Thursday, 4 March 2010

Unique contact doco - tonight ABC1

There's an extraordinary doco on ABC this evening, telling a story for the first time in 50 years.

In 1964 a team clearing a remote area of Australia's Western desert for rocket testing, came across the last nomadic Aboriginal tribe living in complete isolation from modern society.

No one knew they were there, and they had never seen white man before. Remarkably, this moment " when a group of Martu women and children walked out from the nomadic existence of millennia into the modern world – was captured on film.

ABC says in their promo....
  • Contact tells the story of Yuwali, the beautiful 17 year old girl we see making that giant leap on the 24th of September 1964.

    Now 62, delightfully vibrant and with a gorgeous infectious laugh, Yuwali still remembers life before contact, when her group flourished in one of the most hostile environments on the planet.

    The contact occurred because in 1964 the British and Australian Governments were testing a space rocket " the Blue Streak rocket – by firing it from Woomera to crash land at the Percival Lakes, Yuwali’s home, in the Great Sandy Desert, WA. ‘Native patrol Officers’ were sent in to make sure the debris didn’t land on anyone.

    The days counting down to blast off drive the narrative arc of Contact. Day by day Yuwali, back at the Lakes, gives a riveting account as she and her group are chased hundreds of kilometres around the desert trying to escape the ‘devilmen’ in the ‘rocks that move’ (four wheel drives). At the first patrol in May 1964 the officers failed to make contact. Although they could see the fires and found recently abandoned camps the Martu were too scared of them to allow themselves to be captured.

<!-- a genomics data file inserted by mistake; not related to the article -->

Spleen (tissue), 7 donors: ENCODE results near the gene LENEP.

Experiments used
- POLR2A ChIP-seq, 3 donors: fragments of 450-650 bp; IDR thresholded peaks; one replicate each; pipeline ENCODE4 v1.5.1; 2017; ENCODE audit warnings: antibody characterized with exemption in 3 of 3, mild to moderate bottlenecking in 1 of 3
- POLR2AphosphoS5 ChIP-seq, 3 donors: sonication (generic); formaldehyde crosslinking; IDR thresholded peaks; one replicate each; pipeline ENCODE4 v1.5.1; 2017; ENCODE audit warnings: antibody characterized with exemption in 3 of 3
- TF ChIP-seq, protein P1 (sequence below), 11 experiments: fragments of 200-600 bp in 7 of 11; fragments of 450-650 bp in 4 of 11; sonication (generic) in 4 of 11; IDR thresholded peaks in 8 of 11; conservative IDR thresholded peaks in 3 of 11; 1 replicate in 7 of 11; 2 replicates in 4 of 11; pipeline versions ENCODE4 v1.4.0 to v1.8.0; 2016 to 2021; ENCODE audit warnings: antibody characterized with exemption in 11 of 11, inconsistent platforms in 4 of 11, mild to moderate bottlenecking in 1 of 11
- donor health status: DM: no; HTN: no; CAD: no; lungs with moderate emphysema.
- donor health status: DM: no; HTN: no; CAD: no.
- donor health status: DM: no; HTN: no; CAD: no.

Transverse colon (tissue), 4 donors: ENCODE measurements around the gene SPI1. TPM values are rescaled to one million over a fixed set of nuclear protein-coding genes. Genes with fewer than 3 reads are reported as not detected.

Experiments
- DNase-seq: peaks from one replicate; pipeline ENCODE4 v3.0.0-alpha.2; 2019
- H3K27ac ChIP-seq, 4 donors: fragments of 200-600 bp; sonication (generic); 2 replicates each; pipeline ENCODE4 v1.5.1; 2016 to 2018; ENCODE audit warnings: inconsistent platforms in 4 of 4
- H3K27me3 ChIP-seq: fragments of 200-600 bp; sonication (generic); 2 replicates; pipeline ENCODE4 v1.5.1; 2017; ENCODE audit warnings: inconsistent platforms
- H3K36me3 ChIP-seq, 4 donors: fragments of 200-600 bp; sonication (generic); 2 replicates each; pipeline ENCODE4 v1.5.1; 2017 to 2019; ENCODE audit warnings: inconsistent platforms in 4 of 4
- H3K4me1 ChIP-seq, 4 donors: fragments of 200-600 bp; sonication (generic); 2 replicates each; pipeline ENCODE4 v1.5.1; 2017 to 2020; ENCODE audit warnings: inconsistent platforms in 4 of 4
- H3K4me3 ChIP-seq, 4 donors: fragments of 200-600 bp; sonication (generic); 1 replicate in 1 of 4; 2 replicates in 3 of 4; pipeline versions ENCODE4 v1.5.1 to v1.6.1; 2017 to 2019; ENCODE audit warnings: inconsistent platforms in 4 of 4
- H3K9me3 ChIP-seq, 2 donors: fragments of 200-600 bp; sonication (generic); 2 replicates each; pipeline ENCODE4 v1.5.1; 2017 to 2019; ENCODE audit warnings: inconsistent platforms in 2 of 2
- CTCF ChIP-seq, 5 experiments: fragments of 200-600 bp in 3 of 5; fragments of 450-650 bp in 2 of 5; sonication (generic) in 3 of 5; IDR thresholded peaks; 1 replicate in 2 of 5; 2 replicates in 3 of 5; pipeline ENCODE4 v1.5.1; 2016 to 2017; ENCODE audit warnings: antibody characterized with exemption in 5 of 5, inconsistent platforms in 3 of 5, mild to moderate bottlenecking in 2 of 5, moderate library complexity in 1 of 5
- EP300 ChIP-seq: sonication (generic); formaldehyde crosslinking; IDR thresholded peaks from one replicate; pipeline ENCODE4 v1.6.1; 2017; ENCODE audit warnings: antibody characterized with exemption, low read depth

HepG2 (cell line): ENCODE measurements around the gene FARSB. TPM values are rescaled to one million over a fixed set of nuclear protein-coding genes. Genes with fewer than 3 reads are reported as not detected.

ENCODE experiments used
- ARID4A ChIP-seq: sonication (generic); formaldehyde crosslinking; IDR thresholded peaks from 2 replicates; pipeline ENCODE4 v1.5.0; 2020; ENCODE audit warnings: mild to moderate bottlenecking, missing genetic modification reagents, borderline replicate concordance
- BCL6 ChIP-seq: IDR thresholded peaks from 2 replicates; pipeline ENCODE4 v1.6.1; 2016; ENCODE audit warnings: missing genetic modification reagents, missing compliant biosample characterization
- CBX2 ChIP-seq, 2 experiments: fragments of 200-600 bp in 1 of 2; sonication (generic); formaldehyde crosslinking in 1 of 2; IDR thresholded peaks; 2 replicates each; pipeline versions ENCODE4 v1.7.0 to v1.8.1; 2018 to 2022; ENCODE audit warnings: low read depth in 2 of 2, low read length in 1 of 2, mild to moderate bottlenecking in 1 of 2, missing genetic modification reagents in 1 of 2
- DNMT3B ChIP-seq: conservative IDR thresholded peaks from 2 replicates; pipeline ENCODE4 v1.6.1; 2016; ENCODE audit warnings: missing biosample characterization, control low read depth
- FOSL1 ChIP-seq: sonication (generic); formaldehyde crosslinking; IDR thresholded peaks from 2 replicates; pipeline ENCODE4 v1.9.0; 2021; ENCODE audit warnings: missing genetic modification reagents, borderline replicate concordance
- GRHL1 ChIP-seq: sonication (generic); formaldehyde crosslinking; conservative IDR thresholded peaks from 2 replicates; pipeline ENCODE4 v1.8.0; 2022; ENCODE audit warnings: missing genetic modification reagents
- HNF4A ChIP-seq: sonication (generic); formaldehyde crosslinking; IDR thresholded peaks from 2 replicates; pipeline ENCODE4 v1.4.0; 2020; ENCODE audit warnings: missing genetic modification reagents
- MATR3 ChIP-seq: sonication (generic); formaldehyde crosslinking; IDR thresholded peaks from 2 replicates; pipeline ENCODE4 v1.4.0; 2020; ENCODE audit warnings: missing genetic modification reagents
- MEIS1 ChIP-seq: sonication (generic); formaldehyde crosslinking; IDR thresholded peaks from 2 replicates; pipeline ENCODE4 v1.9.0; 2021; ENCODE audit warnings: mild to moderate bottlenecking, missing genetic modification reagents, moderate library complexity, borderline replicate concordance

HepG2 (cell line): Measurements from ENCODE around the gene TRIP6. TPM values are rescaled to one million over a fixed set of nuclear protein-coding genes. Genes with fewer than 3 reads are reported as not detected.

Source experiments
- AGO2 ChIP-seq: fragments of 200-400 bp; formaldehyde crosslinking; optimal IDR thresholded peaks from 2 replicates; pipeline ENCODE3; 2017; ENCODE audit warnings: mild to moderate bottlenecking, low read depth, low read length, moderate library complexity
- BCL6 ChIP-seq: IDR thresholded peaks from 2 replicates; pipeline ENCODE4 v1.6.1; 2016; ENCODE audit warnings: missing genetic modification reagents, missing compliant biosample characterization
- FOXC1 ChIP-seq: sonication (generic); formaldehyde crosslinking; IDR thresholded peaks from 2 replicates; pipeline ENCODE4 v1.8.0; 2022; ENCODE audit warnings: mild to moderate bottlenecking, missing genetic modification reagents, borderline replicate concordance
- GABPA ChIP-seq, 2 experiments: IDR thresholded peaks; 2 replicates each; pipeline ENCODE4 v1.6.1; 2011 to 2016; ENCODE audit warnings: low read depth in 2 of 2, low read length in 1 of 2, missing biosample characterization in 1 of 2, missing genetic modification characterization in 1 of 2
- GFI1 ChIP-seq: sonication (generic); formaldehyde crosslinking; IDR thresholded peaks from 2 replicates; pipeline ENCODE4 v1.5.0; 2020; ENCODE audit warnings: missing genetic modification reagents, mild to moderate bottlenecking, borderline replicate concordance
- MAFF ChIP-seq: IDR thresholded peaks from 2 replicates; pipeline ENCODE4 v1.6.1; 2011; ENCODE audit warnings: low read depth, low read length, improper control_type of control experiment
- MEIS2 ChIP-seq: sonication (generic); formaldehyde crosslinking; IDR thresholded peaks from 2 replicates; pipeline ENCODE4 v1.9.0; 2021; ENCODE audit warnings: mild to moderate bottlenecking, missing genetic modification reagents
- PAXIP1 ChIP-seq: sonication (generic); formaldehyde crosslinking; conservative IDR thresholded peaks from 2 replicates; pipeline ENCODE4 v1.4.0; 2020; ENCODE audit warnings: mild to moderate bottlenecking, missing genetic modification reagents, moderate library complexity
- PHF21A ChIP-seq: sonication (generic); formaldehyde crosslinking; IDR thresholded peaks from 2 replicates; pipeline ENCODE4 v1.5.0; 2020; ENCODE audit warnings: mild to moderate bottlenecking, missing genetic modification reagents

With the second Blue Streak scheduled for October the second patrol was better organised and took two Martu speaking guides as well as film cameras. Within days the Martu guides had made contact and it was all captured on film, along with hundreds of photographs.

    The central characters of Contact are Yuwali, and Terry Long, the Native Welfare Officer for the WA Government who made the decision to take the group from their home in the desert, Both tell their first"hand accounts of perhaps the last ‘pure’ first contact in that none of the group had seen or even heard anything of modern Australia. Yuwali in particular reveals a world view and approach to life so different from our range of experience that we get a stunning glimpse of a culture that was able to survive for millennia in a desert that would kill most Europeans in a few days. (Over 50 degrees in summer and freezing in winter)

    Yuwali has lived through contact, missions, remote settlements, Native Title and desperate efforts to hold on to language and culture. In effect, her story represents a microcosm of the Aboriginal experience since settlement in 1788. And in many ways, Contact is THE Australian story. It encapsulates the strange and tragic tale of contact between black and white. Contact is not only a story about the past, it holds up a mirror to contemporary Australian society.

ABC1 - 9:25pm tonight


Andrew Neaves said...

Len Beadells - The Sheparton Talk - a great listen, Mike. He was the guy employed by the SA Gov to clear such areas, and he talks about the day he came across the Aborigines.

Alison Alloway said...

W.J. Peasley's "The Last of the Nomads" chronicles the search for and discovery of an elderly aboriginal couple wandering the heart of W.A.'s Gibson Desert. They were the very last nomads of the Mandildjara tribe. The couple survived into their 70s.